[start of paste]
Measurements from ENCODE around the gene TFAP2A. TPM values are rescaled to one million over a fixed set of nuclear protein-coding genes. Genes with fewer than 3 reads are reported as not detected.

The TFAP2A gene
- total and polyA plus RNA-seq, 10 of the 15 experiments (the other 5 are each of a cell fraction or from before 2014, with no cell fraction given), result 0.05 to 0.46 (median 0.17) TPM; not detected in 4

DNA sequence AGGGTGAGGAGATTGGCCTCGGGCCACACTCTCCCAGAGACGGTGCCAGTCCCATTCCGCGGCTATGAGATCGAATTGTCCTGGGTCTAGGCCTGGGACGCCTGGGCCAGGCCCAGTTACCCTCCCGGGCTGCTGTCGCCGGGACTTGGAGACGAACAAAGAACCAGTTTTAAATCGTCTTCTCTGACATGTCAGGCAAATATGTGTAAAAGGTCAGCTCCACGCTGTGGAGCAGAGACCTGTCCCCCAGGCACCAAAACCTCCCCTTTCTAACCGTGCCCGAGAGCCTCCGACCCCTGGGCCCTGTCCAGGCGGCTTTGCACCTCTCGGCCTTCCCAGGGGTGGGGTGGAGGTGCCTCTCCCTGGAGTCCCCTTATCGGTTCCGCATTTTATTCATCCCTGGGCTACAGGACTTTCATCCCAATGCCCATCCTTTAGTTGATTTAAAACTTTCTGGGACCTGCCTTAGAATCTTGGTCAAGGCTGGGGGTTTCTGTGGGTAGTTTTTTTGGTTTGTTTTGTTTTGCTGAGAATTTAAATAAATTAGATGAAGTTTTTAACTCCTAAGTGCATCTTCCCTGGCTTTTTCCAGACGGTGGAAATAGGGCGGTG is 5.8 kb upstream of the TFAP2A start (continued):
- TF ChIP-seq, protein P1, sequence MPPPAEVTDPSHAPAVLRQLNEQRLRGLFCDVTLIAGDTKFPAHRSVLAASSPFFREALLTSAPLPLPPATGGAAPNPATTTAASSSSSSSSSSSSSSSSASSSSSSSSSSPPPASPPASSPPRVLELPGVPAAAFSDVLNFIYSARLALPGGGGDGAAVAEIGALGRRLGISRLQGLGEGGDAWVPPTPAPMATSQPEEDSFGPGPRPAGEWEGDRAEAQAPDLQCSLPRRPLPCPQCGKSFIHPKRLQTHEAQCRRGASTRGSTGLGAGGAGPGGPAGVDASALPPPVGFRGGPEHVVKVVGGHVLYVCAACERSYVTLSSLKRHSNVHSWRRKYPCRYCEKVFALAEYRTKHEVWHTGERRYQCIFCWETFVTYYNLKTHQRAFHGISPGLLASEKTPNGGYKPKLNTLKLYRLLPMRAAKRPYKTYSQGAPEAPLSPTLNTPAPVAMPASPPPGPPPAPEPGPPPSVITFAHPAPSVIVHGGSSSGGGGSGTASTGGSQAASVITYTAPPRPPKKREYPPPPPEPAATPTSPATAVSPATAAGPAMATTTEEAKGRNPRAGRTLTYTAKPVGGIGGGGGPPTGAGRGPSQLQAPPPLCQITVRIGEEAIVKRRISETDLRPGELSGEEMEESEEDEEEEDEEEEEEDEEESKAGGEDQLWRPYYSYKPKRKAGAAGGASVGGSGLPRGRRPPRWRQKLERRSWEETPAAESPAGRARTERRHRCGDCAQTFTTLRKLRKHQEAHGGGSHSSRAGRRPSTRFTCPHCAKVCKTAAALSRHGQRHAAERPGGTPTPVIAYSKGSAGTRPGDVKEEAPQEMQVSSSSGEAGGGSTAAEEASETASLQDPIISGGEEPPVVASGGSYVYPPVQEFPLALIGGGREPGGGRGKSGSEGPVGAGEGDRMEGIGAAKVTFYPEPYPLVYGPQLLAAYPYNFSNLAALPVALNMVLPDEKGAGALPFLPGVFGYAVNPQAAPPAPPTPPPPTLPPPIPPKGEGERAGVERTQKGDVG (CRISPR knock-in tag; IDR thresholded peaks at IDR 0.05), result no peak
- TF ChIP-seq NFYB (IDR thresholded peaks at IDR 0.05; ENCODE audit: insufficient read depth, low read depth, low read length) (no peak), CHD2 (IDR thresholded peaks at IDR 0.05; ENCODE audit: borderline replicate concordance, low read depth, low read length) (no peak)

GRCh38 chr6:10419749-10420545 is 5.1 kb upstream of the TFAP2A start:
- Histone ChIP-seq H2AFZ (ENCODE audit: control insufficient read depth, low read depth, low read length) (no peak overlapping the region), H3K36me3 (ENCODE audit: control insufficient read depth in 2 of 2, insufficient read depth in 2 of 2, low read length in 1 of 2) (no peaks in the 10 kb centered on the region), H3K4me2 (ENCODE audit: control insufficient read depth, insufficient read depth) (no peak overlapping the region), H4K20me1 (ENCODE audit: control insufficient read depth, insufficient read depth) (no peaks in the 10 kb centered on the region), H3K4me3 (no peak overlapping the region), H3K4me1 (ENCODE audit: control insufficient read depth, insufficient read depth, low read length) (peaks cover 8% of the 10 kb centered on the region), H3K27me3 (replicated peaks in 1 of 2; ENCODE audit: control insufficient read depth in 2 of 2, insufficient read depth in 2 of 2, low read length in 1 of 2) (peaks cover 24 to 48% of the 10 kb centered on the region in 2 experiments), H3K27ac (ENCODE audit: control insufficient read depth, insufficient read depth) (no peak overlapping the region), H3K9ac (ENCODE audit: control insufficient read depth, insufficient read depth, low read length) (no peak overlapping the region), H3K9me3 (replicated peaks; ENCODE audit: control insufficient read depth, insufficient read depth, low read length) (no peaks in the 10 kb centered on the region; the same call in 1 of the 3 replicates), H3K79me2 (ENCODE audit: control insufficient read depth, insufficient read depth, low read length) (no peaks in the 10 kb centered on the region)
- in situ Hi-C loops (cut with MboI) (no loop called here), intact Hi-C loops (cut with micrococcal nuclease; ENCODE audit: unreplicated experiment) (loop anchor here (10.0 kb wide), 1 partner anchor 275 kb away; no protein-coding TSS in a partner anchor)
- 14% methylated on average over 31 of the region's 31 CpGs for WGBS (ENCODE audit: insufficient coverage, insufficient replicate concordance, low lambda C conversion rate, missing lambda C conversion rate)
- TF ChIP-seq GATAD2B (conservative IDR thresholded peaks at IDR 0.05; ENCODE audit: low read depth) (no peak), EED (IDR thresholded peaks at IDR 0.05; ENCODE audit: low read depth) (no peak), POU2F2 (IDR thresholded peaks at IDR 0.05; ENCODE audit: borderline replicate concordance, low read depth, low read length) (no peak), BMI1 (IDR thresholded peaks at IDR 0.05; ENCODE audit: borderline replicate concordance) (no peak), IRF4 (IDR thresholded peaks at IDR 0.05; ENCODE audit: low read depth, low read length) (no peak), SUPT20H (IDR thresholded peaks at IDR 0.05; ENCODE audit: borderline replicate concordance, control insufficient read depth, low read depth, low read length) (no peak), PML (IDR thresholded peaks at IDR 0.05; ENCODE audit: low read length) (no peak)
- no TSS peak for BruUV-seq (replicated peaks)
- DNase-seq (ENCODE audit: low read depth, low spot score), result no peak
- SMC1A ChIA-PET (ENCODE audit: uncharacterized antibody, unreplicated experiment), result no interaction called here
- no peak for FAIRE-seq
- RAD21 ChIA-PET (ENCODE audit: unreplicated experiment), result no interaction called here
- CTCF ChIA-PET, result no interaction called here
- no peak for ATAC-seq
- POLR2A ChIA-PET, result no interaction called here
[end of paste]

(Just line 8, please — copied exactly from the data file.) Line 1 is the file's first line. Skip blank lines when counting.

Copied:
- Histone ChIP-seq H2AFZ (ENCODE audit: control insufficient read depth, low read depth, low read length) (no peak overlapping the region), H3K36me3 (ENCODE audit: control insufficient read depth in 2 of 2, insufficient read depth in 2 of 2, low read length in 1 of 2) (no peaks in the 10 kb centered on the region), H3K4me2 (ENCODE audit: control insufficient read depth, insufficient read depth) (no peak overlapping the region), H4K20me1 (ENCODE audit: control insufficient read depth, insufficient read depth) (no peaks in the 10 kb centered on the region), H3K4me3 (no peak overlapping the region), H3K4me1 (ENCODE audit: control insufficient read depth, insufficient read depth, low read length) (peaks cover 8% of the 10 kb centered on the region), H3K27me3 (replicated peaks in 1 of 2; ENCODE audit: control insufficient read depth in 2 of 2, insufficient read depth in 2 of 2, low read length in 1 of 2) (peaks cover 24 to 48% of the 10 kb centered on the region in 2 experiments), H3K27ac (ENCODE audit: control insufficient read depth, insufficient read depth) (no peak overlapping the region), H3K9ac (ENCODE audit: control insufficient read depth, insufficient read depth, low read length) (no peak overlapping the region), H3K9me3 (replicated peaks; ENCODE audit: control insufficient read depth, insufficient read depth, low read length) (no peaks in the 10 kb centered on the region; the same call in 1 of the 3 replicates), H3K79me2 (ENCODE audit: control insufficient read depth, insufficient read depth, low read length) (no peaks in the 10 kb centered on the region)